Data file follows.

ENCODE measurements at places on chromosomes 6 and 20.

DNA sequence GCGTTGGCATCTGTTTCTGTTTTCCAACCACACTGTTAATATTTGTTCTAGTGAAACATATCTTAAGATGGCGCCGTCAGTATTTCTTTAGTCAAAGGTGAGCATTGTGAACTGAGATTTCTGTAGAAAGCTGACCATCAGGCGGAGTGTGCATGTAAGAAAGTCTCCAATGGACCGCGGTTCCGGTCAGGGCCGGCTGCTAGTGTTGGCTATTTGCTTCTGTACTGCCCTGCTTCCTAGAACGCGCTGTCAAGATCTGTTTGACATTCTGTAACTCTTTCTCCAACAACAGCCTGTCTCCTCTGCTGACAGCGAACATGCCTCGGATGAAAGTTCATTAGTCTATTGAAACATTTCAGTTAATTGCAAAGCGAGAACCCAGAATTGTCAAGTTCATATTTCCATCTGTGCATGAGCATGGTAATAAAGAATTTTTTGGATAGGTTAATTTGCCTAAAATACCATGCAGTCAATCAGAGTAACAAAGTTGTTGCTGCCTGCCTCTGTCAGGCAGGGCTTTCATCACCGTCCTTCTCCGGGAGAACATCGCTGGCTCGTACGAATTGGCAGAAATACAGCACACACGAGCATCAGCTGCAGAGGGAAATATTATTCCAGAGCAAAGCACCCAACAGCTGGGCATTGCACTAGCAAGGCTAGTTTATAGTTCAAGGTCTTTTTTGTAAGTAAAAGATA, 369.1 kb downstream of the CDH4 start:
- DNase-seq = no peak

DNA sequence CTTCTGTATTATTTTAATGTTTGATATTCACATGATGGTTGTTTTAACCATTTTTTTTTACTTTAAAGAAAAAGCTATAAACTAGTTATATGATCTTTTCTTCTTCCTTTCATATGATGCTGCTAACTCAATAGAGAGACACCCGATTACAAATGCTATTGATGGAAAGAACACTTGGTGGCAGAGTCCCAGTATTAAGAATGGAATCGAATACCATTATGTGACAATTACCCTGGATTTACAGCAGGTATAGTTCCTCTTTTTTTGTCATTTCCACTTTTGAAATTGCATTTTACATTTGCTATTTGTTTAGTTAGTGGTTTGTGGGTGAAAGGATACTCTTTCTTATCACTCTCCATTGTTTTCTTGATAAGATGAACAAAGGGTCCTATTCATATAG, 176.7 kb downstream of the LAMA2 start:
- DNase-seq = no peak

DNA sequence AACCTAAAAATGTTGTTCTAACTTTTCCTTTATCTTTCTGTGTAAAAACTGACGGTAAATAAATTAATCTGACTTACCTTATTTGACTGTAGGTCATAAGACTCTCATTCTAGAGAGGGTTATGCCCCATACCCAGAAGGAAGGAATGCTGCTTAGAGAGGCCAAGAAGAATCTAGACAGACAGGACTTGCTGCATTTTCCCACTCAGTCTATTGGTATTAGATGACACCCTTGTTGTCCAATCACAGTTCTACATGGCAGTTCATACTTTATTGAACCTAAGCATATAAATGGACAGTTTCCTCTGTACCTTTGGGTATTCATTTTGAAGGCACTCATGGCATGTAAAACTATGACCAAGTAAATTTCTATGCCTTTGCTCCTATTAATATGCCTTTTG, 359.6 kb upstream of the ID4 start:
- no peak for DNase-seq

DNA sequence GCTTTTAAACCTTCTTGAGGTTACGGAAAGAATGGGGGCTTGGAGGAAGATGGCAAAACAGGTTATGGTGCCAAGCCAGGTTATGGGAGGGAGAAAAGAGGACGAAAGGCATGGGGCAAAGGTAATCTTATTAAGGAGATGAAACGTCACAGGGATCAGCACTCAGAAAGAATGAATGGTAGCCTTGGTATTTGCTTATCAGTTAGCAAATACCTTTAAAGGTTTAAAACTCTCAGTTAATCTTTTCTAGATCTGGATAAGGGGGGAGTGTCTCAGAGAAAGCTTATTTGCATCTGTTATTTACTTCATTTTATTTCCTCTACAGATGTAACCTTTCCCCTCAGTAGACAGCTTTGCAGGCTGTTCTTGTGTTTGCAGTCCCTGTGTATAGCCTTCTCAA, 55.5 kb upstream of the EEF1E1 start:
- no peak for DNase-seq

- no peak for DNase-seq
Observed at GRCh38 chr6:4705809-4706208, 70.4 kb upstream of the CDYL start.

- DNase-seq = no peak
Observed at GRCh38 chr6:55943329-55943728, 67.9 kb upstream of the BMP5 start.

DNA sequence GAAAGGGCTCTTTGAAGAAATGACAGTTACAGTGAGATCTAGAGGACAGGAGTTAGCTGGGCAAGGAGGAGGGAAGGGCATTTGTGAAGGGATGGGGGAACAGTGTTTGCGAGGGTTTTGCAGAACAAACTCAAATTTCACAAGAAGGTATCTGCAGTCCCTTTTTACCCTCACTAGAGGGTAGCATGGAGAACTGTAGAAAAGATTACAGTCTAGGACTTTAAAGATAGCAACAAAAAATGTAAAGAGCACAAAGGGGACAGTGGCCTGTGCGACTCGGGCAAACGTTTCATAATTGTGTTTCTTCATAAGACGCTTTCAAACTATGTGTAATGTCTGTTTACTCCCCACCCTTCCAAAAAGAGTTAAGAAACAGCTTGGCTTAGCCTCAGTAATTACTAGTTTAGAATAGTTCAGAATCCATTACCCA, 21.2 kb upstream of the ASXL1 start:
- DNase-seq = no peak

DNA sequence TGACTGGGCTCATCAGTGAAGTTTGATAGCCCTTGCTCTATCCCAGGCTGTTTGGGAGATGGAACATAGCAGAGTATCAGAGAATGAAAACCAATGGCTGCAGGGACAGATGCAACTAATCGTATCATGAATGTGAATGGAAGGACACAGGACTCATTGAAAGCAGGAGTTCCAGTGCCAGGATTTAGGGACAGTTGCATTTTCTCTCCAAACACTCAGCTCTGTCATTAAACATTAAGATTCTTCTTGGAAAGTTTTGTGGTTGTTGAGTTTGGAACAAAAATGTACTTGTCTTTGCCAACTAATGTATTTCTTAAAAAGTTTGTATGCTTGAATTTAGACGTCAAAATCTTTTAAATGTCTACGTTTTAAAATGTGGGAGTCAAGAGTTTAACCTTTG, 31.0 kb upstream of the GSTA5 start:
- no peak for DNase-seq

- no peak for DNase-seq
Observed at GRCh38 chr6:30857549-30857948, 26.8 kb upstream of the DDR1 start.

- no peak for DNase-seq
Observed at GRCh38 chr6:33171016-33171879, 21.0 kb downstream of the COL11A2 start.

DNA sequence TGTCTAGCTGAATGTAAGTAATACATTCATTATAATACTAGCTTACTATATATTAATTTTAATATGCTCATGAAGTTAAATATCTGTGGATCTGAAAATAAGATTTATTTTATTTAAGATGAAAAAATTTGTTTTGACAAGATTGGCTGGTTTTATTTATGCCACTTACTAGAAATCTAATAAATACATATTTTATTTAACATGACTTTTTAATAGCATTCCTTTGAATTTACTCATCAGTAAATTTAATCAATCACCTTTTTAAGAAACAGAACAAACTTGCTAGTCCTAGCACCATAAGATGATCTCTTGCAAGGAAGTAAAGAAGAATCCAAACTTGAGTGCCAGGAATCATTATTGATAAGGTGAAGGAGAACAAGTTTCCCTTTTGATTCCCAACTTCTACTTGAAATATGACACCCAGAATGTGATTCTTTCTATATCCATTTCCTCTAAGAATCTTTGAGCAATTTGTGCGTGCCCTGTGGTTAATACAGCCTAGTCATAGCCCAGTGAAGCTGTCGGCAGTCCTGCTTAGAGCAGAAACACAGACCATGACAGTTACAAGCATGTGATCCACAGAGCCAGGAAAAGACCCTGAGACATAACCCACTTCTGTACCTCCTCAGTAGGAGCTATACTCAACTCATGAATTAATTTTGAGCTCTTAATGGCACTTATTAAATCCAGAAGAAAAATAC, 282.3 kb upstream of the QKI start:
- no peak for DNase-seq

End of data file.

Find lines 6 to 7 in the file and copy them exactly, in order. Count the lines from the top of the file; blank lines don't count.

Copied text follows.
DNA sequence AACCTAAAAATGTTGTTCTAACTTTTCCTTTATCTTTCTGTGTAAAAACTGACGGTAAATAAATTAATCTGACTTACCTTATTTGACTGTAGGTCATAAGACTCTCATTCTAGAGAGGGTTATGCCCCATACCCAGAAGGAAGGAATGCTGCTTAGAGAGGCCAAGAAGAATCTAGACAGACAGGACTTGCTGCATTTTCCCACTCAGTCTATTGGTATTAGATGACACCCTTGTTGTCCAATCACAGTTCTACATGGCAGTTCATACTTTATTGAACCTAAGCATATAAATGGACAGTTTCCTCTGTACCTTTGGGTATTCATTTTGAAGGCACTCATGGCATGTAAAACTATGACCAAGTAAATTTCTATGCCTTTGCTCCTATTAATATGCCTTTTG, 359.6 kb upstream of the ID4 start:
- no peak for DNase-seq